Budget surplus of HK$70b forecast

PUBLISHED : Wednesday, 15 December, 2010, 12:00am
UPDATED : Wednesday, 15 December, 2010, 12:00am

The government is likely to record a budget surplus of about HK$70 billion this financial year, according to consensus estimates by leading accounting firms.

Hong Kong's reserves may balloon to a record of almost HK$600 billion - after officials had forecast a HK$25.5 billion deficit.

The expected surplus has put the government in a more comfortable position to cope with the uncertain economic environment, especially in Europe and the United States.

At a projected HK$582.4 billion to HK$590.4 billion, the reserves would be equal to 33.5 per cent to 33.9 per cent of the city's estimated gross domestic product this year, according to forecasts by accounting firm Ernst & Young.

If International Monetary Fund recommendations that Hong Kong's reserves be set at 30 per cent to 50 per cent of GDP are followed, the government could have at least HK$50 billion to use, said Agnes Chan Sui-kuen of Ernst & Young.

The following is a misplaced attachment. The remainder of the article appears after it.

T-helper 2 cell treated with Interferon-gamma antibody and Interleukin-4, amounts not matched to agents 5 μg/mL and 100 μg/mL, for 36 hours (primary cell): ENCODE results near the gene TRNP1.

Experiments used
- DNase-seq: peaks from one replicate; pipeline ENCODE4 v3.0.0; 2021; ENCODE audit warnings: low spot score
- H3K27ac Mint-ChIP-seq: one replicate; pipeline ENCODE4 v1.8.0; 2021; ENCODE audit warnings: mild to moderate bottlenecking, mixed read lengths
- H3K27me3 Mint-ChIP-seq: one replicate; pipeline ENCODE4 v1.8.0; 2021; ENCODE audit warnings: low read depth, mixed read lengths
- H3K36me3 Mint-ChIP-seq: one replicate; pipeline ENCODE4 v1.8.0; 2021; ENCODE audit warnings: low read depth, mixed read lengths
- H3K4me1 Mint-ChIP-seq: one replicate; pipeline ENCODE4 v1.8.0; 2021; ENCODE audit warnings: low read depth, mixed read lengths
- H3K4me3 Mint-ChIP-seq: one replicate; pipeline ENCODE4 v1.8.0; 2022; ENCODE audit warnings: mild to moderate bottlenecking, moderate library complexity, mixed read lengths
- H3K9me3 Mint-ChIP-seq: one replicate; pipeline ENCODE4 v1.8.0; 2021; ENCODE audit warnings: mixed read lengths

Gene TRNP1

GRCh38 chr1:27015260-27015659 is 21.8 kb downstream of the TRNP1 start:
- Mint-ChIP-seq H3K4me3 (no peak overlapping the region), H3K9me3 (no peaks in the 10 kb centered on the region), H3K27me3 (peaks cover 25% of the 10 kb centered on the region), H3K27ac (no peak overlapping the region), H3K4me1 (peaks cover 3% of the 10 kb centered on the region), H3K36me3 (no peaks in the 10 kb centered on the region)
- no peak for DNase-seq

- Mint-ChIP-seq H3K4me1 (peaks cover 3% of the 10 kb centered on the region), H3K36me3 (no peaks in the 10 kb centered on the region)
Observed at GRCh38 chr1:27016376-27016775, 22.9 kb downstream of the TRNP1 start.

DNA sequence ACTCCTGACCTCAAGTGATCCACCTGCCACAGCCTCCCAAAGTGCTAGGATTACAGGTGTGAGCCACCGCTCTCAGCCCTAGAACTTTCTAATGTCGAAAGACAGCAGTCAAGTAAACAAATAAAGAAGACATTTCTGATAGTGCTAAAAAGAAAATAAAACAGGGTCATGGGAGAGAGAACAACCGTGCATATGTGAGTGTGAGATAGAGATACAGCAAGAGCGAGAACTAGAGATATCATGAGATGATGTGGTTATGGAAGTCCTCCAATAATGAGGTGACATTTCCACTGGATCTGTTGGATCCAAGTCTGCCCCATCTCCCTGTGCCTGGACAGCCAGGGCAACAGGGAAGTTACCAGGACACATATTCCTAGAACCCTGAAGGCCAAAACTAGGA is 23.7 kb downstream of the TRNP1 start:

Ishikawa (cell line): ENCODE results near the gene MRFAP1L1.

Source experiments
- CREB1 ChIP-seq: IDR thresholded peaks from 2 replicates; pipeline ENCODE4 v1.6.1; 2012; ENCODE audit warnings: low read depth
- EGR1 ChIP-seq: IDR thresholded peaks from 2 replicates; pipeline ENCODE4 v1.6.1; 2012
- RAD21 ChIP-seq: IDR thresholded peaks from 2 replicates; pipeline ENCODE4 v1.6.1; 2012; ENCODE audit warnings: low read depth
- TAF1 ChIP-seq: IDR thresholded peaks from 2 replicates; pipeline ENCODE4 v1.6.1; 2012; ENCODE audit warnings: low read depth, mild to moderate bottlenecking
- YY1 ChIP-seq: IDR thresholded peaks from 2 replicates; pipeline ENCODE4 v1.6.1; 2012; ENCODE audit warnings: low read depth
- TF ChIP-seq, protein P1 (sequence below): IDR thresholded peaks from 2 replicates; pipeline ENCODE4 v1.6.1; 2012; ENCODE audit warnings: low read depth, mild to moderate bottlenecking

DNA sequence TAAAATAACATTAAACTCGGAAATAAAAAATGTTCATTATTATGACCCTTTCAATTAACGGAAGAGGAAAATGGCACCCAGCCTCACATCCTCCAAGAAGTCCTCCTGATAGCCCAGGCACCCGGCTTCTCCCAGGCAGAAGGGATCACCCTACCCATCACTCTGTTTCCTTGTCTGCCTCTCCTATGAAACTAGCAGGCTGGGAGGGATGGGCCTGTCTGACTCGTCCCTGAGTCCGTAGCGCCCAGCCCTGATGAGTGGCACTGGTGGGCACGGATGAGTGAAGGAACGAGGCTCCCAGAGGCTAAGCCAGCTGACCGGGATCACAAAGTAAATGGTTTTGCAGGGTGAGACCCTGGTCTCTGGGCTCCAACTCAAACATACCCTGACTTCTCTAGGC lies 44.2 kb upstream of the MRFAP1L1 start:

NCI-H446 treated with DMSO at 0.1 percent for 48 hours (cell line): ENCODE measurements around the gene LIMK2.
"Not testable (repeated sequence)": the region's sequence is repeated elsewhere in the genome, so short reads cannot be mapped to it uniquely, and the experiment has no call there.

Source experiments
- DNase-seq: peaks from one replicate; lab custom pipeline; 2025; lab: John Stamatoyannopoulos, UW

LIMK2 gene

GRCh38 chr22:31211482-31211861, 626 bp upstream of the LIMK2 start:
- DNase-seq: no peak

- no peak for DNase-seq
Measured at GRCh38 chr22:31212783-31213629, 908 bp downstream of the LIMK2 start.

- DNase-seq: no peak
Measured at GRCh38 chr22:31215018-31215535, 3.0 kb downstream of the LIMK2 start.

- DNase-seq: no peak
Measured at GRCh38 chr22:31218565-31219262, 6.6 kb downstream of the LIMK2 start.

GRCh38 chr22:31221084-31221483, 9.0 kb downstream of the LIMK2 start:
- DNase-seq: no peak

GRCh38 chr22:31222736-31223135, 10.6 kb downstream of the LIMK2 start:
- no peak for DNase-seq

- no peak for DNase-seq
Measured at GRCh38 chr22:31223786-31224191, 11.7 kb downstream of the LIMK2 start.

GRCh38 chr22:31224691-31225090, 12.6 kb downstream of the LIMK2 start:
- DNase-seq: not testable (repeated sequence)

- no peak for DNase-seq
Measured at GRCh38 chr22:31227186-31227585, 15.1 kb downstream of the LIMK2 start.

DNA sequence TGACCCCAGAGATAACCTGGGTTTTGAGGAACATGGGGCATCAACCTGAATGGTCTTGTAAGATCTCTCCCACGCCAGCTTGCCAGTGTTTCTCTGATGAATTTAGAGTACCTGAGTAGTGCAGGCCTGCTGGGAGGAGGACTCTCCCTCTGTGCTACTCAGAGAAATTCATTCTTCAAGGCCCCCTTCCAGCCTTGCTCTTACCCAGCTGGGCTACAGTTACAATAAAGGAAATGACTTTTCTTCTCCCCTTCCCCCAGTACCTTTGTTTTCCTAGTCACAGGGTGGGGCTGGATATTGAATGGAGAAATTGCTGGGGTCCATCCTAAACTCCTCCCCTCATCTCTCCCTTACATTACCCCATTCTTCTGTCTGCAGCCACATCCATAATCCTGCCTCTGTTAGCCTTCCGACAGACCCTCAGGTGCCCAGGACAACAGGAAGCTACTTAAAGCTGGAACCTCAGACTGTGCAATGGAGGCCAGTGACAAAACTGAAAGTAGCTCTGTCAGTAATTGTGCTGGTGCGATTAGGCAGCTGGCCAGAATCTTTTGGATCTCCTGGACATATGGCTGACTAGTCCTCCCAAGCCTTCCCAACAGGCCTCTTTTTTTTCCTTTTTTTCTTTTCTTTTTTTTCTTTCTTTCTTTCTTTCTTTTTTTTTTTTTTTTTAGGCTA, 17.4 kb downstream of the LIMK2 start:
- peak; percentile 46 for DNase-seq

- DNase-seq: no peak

'If our budget estimates are correct, then there is an extra 3 per cent of GDP that can be used before our fiscal reserves fall below the IMF's minimum. But we are suggesting the government spend 1 per cent of GDP on various measures now as a sort of pilot scheme to see how effectively the funds are used. Then, if more is needed, we can better spend the money,' Chan said.

Estimates have also been made by accounting firms such as Deloitte and KPMG.

In a pre-budget consultation meeting with Financial Secretary John Tsang Chun-wah, the Democratic Alliance for the Betterment and Progress of Hong Kong tabled a spending proposal which involved about HK$70 billion.

It included a HK$30 billion fund to subsidise public transport companies to help stabilise the pressure of fare increases. The party also proposed helping businesses promote their brand names on the mainland.

In a separate meeting, the group Economic Synergy called on the government to spend HK$10 billion to fight inflation and relieve people's financial burden, including waiving government rates for six months.